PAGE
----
LONDON — Bikes. That’s what Parveen* sells.
Not the racing kind that will be flying around the track in the new Olympic Velodrome soon, the ones competing just across the street from where she works in London’s Stratford community.
What Parveen would like to sell you from her street stand is the sturdy, practical kind of bike that would get you to and from work.
But she hasn’t sold many of those lately.
“The Olympics have made things more difficult,” said Parveen, an Indian immigrant who has lived in the UK for 36 years. “I have no needs but business, and I haven’t been able to sell anything really since the new mall was built.”
The Westfield mall, a massive new shopping complex, sits between Parveen’s market and the new Olympic Park. The park contains the Velodrome, Olympic Stadium, other sports venues and the Olympic Village, which houses athletes and staff.
The mall — Europe’s largest urban shopping center — contains a lot of people. Tourists especially flock to indoor viewing decks built for looking at Olympic Park and browse shops full of Olympics souvenirs.
“The people who’ve always lived in London’s East End have watched all of this change in such a short amount of time with an element of amazement,” said Robert Turner, a church planter in the area.
Before the decision was made to build Olympic Park in Stratford, the area was “basically an industrial wasteland of abandoned buildings and warehouses,” he said. The East End, Turner explained, has traditionally been the lowest area of the city — low wages, not much education and a lack of development.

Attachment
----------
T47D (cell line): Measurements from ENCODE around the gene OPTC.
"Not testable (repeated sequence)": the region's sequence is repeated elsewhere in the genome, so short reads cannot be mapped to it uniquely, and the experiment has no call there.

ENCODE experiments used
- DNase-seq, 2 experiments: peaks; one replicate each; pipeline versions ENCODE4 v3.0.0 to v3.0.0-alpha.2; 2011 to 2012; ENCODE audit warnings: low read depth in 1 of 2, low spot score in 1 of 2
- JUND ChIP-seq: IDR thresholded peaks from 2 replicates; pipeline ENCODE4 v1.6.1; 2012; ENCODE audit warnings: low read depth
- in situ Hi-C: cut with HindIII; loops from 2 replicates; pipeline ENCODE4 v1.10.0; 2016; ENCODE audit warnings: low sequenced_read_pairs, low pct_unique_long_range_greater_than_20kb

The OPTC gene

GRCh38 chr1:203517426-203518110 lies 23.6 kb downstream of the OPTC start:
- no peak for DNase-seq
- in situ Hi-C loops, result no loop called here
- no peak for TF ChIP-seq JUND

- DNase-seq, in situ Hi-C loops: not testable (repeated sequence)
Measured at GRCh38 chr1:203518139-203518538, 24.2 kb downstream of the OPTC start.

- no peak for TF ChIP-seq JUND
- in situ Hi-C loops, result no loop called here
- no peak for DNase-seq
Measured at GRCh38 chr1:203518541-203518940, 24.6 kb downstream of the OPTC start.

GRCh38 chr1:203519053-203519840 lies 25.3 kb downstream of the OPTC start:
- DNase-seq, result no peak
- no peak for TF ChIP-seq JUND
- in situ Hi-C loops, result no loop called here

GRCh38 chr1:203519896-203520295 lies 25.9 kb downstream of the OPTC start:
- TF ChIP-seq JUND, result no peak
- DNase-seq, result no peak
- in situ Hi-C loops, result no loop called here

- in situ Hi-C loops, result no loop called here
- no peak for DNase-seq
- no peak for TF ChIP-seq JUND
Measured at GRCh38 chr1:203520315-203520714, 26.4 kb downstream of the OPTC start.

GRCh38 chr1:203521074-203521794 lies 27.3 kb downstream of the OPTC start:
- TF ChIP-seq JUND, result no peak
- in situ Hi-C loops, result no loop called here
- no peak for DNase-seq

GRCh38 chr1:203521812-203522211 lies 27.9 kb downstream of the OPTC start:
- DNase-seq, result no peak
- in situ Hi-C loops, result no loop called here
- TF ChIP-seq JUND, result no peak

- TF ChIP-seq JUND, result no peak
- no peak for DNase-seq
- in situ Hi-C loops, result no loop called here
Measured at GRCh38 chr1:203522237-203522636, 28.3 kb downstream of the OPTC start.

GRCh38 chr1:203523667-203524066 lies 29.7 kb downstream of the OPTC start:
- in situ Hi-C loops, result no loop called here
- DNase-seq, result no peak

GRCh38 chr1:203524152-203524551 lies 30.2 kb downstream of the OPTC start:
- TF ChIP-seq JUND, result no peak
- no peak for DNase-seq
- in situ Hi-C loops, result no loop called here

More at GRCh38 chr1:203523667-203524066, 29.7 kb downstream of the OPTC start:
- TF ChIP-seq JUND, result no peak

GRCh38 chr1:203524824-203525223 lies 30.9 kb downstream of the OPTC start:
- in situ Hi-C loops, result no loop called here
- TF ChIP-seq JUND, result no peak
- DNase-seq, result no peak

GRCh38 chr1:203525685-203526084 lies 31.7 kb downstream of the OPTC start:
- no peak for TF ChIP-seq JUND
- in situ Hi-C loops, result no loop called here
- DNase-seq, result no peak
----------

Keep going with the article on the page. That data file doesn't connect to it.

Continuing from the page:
It’s been that way for decades.
The construction that’s happened since the Olympic bid in 2008 is staggering, Turner said. “One old guy told me he walks outside his door every morning and it looks like aliens have landed.”
Parveen’s bike business isn’t seeing much help from all the new development. But Evie* has higher hopes.
“Oh, I hope the Olympics are going to help,” she said, smiling and waving crossed fingers in the air. The jovial grandmother, like Parveen, runs a street stand in Stratford’s City Centre, selling Jamaican food. “It’s kind of busy, but I hope it will get even busier soon.”
Busy is true enough. In Stratford, throngs of people rush in all directions. Few talk to each other. Few slow down at all.
And few show any outward signs of similarity.
“Newham, the borough (district) of London that contains Stratford, has one of the highest ethnic minority populations of all districts in the country and is the second most deprived in England,” Turner said. “Many of these immigrants arrived in London because they were fleeing religious or political persecution in their home country and found relative safety in the UK.”
Stratford is diverse, but diversity doesn’t play out there like it has in cities in the past. People don’t settle much into enclaves of their own ethnicity. They pick where they live and whom they live with based on cheap rent or a short commute or a roommate. Sometimes they intentionally stay away from their own people group because of stereotypes or problems they say they would like to escape.